President ObamaBarack Hussein ObamaWhite House debates vaccines for air travel Five questions and answers about the debt ceiling fight Our remote warfare counterterrorism strategy is more risk than reward MORE and Israeli Prime Minister Benjamin NetanyahuBenjamin (Bibi) NetanyahuMORE were on a mission Monday to show they can get along.
The two leaders met in person for the first time in over a year in an effort to reduce long-simmering tensions that boiled over during the contentious debate over the Iranian nuclear deal.
Speaking to a group of reporters in the Oval Office, both leaders struck a deferential pose. They shook hands twice and each flashed a smile, looking attentive as the other spoke.
Obama and Netanyahu sought to highlight areas of common interest, while papering over various disputes that have poisoned their relationship over the past seven years.
The Israeli leader thanked Obama for having his country’s back at a time when violence has spiked in the Middle East.
“We're with each other in more ways than one, and I want to thank you for this opportunity to strengthen our friendship, which is strong, strengthen our alliance, which is strong,” Netanyahu said. “I think it's rooted in shared values. It’s buttressed by shared interests. It’s driven forward by a sense of a shared destiny.”
Obama, for his part, said “we condemn, in the strongest terms, Palestinian violence against innocent Israeli citizens. And I want to repeat, once again, it is my strong belief that Israel has not just the right but the obligation to protect itself.”
Netanyahu and Obama met for about two hours, and their conciliatory tone stood in stark contrast with the rancor that has cast a cloud over the U.S.-Israel relationship over the past year.
The two leaders have never been close, but their relationship took an especially dark turn earlier this year during the fierce debate over the American-led nuclear agreement with Iran.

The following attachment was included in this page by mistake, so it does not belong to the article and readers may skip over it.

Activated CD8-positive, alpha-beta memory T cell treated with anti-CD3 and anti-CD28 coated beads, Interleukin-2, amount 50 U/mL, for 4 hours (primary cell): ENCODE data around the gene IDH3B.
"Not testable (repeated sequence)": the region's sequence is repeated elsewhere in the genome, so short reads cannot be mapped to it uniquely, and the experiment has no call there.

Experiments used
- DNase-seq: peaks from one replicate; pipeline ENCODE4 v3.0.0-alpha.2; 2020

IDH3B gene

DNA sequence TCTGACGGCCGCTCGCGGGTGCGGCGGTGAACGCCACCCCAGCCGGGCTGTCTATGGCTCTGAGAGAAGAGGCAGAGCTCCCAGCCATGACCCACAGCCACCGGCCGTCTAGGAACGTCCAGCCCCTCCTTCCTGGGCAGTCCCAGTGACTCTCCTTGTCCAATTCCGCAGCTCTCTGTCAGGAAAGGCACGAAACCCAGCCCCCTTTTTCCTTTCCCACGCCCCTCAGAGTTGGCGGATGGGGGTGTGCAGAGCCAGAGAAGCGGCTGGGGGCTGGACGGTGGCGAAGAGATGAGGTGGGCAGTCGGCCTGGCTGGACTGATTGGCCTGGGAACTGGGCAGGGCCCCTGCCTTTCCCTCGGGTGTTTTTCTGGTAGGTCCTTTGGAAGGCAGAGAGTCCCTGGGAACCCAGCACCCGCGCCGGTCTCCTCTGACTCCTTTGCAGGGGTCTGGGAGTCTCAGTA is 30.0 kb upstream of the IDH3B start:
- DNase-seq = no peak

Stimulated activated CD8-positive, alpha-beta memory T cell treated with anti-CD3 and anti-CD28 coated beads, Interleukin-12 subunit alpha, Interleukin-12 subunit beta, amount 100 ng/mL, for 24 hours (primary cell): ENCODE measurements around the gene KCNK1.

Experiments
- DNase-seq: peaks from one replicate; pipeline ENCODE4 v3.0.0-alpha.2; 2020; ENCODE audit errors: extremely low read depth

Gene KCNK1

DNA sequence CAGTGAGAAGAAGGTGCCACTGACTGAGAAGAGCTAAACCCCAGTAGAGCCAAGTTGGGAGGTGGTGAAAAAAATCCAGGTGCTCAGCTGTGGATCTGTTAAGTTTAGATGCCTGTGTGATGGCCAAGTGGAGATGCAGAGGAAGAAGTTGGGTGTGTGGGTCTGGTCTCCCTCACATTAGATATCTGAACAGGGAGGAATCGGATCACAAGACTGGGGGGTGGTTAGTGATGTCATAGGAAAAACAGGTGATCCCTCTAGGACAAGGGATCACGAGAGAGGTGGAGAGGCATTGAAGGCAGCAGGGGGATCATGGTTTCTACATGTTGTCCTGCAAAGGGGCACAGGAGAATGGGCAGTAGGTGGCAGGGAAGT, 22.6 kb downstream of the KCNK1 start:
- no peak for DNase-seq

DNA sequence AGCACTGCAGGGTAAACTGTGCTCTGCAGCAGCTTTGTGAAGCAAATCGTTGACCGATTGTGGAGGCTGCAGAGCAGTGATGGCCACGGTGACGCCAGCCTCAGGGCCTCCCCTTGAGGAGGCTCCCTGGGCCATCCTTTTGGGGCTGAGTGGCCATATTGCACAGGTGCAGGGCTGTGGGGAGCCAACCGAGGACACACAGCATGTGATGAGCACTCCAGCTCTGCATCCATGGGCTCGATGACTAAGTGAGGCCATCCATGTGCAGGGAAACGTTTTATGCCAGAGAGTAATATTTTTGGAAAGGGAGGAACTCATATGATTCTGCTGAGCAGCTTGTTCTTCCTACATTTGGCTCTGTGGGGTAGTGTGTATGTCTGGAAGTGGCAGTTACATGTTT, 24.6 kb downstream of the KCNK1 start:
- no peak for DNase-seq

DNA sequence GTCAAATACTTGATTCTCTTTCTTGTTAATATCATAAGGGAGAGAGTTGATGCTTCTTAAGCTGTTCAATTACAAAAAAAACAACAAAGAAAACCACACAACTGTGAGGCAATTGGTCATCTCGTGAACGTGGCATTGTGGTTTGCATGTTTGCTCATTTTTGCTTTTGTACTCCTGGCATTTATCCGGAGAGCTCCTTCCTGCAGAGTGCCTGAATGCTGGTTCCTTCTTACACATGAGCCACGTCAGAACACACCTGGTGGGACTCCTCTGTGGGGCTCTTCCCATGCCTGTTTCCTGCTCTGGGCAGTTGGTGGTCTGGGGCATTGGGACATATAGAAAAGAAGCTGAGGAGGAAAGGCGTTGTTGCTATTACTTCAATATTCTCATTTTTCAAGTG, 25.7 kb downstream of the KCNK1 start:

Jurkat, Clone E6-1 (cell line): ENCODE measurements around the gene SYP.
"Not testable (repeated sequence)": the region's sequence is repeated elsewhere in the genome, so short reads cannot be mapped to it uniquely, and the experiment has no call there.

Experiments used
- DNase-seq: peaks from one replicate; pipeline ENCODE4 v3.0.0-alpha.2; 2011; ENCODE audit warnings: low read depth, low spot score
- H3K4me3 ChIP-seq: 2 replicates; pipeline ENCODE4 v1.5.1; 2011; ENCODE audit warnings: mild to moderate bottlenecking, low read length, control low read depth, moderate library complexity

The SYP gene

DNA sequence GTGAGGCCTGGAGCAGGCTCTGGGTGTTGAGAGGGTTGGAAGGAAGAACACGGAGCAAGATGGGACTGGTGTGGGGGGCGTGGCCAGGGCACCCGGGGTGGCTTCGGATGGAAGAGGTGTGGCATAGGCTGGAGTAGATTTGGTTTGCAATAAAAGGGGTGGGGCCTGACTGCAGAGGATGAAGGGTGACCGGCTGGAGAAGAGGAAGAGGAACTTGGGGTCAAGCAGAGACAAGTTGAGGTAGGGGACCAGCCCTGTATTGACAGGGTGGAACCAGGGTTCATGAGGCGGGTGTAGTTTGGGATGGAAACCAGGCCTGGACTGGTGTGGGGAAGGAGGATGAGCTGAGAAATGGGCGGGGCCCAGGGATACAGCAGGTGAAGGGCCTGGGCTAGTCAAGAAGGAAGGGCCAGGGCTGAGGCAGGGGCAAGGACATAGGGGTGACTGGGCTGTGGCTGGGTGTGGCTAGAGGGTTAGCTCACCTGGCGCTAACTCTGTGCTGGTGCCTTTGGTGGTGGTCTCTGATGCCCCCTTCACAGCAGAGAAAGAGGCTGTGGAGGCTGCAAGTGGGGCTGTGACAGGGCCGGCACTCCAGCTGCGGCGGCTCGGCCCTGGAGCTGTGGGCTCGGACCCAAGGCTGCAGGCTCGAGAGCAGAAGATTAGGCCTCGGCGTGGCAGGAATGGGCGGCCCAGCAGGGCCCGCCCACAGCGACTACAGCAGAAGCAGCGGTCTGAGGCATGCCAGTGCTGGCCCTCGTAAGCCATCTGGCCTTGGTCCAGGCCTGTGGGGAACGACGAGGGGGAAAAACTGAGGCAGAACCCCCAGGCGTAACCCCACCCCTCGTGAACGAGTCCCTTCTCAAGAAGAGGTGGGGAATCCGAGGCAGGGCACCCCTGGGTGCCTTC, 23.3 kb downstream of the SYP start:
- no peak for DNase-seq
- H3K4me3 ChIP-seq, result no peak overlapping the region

Netanyahu spearheaded a vigorous lobbying campaign to kill the deal, which included a speech to Congress urging lawmakers to reject the emerging pact.
The White House was not told of the address until Netanyahu had accepted then-Speaker John Boehner’s (R-Ohio) invitation, infuriating administration officials who believed it was a breach of diplomatic protocol.
The break left some Democrats fearing a partisan division over Israel, which has traditionally enjoyed support from both political parties.
Obama and Netanyahu did their best to show observers they were ready to move past the Iran dispute.
Obama called it disagreement over a “narrow issue” that would not impede collaboration on countering Tehran’s regional influence. Netanyahu did not specifically mention the deal at all.
Both leaders said they would focus on ways to reduce violence between Israelis and Palestinians, which have recently flared amid a dispute over the Temple Mount, a holy site to both Muslims and Jews.
Most significantly, Obama and Netanyahu insisted they have not given up on a peace agreement with the Palestinians, despite the fact White House officials have virtually ruled out the possibility during the final 14 months of Obama’s presidency.
The commander in chief told reporters he would discuss with Netanyahu “how we can lower the temperature between the Israelis and the Palestinians and how we get back on a path towards peace.”
“I want to make it clear that we have not given up our hope for peace,” Netanyahu said. “And I remain committed to a vision of peace of two states for two peoples, a demilitarized Palestinian state that recognizes the Jewish state.”
The two leaders also sought to make progress on a new 10-year security assistance deal building on the current $30 billion agreement, which expires in 2018. Israel is reportedly seeking an increase in aid, but those talks were put on hold during the spat over the Iran deal.
Both sides view the pact as critical to combating Iran-backed extremist groups in the region, such as Hezbollah and the Islamic State in Iraq and Syria (ISIS).
Netanyahu’s two-day visit to Washington is also a chance to mend fences with American liberals who were angered by his campaign to kill the Iran deal.
The Israeli prime minister will speak on Tuesday to the Center for American Progress, a think tank with close ties to the Obama administration.
The speech has stirred some controversy on the left, particularly among liberals who fear that the think tank is letting itself become a puppet for Netanyahu’s domestic political agenda.
Those concerns were heightened when Netanyahu appointed a new spokesman who has made derisive statements about Obama and U.S. Secretary of State John Kerry.
Netanyahu last week suspended the appointment of the spokesman, Ran Baratz. The topic did not come up in the leaders’ statements at the White House.
The Israeli leader was set to appear on friendlier ground Monday night for a speech to the conservative American Enterprise Institute.
Asked about the significance of Netanyahu’s visit, press secretary Josh Earnest said “it doesn't mean that they are the best of friends, but it does mean that they are able to work effectively together to advance the interests of the citizens of their countries.”